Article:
Table of Contents

Continuing Education
Kois Center Case of Month
Research Update

Compendium

September 2013, Volume 34, Issue 8
Published by AEGIS Communications

Evaluation of Physical Properties of Different Digital Intraoral Sensors

Wisam Al-Rawi, BDS, MSc, MS; and Sorin Teich, DMD, MBA

ABSTRACT

Objective: Digital technologies provide clinically acceptable results comparable to traditional films while having other advantages such as the ability to store and manipulate images, immediate evaluation of the image diagnostic quality, possible reduction in patient radiation exposure, and so on. The purpose of this paper is to present the results of the evaluation of the physical design of eight CMOS digital intraoral sensors. Methods: Sensors tested included: XDR (Cyber Medical Imaging, Los Angeles, CA, USA), RVG 6100 (Carestream Dental LLC, Atlanta, GA, USA), Platinum (DEXIS LLC., Hatfield, PA, USA), CDR Elite (Schick Technologies, Long Island City, NY, USA), ProSensor (Planmeca, Helsinki, Finland), EVA (ImageWorks, Elmsford, NY, USA), XIOS Plus (Sirona, Bensheim, Germany), and GXS-700 (Gendex Dental Systems, Hatfield, PA, USA). The sensors were evaluated for cable configuration, connectivity interface, presence of back-scattering radiation shield, plate thickness, active sensor area, and comparing the active imaging area to the outside casing and to conventional radiographic films. Results: There were variations among the physical design of different sensors. For most parameters tested, a lack of standardization exists in the industry. The results of this study revealed that these details are not always available through the material provided by the manufacturers and are often not advertised. For all sensor sizes, active imaging area was smaller compared with conventional films. Conclusions: There was no sensor in the group that had the best physical design. Data presented in this paper establishes a benchmark for comparing the physical design of digital intraoral sensors.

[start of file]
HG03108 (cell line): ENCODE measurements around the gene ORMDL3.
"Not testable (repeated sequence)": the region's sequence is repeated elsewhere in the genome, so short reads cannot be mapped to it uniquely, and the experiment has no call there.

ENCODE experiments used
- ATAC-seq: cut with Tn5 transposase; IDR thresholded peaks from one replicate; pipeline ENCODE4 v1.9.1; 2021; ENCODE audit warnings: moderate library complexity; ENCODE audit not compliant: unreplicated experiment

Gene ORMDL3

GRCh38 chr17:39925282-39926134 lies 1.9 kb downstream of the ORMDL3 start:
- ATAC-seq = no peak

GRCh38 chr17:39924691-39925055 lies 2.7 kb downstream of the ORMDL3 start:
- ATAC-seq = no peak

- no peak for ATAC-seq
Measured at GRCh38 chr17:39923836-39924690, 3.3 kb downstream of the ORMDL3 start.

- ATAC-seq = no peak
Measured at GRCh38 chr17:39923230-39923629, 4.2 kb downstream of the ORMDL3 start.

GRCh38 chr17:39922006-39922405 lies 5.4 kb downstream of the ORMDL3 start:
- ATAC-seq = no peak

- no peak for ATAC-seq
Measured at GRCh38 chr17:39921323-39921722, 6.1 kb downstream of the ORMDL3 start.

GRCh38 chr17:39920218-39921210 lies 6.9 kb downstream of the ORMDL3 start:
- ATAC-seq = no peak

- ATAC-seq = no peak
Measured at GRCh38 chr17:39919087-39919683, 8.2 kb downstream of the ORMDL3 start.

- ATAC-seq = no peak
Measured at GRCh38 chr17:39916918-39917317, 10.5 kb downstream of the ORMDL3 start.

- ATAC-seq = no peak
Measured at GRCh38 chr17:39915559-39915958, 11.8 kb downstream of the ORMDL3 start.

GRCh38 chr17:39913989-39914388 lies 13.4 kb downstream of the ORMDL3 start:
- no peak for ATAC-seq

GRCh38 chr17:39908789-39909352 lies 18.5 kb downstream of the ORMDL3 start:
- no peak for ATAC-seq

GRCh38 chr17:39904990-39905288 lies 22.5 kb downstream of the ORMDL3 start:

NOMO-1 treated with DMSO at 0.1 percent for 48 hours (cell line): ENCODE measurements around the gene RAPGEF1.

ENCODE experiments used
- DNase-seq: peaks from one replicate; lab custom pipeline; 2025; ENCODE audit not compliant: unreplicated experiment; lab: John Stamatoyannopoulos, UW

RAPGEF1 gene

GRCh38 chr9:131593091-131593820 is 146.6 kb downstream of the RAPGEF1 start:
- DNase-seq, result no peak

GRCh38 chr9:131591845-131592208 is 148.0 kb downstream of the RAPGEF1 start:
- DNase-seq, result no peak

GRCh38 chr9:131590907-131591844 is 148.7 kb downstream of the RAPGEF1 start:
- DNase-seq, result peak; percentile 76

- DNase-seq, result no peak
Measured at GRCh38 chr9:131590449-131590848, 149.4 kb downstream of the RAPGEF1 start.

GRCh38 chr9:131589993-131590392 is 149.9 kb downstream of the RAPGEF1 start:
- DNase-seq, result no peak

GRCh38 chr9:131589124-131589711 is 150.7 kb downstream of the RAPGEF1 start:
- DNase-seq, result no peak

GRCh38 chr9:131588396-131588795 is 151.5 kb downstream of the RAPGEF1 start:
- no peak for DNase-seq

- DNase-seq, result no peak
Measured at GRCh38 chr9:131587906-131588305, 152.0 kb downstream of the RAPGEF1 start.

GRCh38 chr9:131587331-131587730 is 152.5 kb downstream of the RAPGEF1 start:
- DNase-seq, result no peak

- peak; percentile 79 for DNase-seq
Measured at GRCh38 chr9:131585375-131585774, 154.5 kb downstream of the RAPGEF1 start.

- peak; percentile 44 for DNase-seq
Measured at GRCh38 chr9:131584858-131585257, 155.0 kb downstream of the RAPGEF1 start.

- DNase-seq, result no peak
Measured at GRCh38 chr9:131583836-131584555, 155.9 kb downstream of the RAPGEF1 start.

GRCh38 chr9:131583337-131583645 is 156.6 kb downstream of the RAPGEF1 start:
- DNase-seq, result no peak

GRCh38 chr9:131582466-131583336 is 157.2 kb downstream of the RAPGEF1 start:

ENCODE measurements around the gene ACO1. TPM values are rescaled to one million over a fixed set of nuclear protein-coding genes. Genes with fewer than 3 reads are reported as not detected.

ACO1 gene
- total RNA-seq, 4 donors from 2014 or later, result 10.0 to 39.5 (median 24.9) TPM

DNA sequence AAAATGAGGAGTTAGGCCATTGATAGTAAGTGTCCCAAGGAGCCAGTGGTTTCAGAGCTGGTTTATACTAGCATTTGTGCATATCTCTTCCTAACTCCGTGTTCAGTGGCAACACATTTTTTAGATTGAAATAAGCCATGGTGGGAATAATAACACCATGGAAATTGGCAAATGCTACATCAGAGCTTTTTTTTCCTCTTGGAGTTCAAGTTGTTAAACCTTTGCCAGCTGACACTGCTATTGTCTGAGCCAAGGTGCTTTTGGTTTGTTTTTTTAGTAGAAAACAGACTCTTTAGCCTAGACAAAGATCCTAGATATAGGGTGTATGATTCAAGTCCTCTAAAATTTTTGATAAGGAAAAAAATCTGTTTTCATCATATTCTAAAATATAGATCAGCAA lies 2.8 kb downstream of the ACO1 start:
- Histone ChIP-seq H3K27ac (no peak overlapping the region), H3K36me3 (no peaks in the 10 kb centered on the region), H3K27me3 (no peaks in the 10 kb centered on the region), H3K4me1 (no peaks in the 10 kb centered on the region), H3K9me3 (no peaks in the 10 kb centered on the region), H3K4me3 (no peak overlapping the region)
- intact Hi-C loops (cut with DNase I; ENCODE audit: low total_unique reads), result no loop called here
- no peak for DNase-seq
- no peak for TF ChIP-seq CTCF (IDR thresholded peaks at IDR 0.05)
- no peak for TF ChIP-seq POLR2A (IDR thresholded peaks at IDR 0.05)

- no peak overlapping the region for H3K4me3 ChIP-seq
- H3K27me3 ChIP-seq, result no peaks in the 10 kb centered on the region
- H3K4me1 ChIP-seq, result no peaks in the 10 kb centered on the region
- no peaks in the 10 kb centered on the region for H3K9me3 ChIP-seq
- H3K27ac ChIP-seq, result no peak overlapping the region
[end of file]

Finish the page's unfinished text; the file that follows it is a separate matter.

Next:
Traditional intraoral films offer clinicians an easy and affordable means of diagnosis and treatment planning. Digital technologies provide clinically acceptable results comparable to the traditional films, while having other advantages such as the ability to store, communicate, and manipulate images, immediate evaluation of the image diagnostic quality, possible reduction in patient radiation exposure, and so on.1,2

Benefits and limitations of digital intraoral radiography have already been presented.3 The use of digital radiographic systems is on the rise, and most owners of these systems are satisfied with the equipment while experiencing increased productivity.4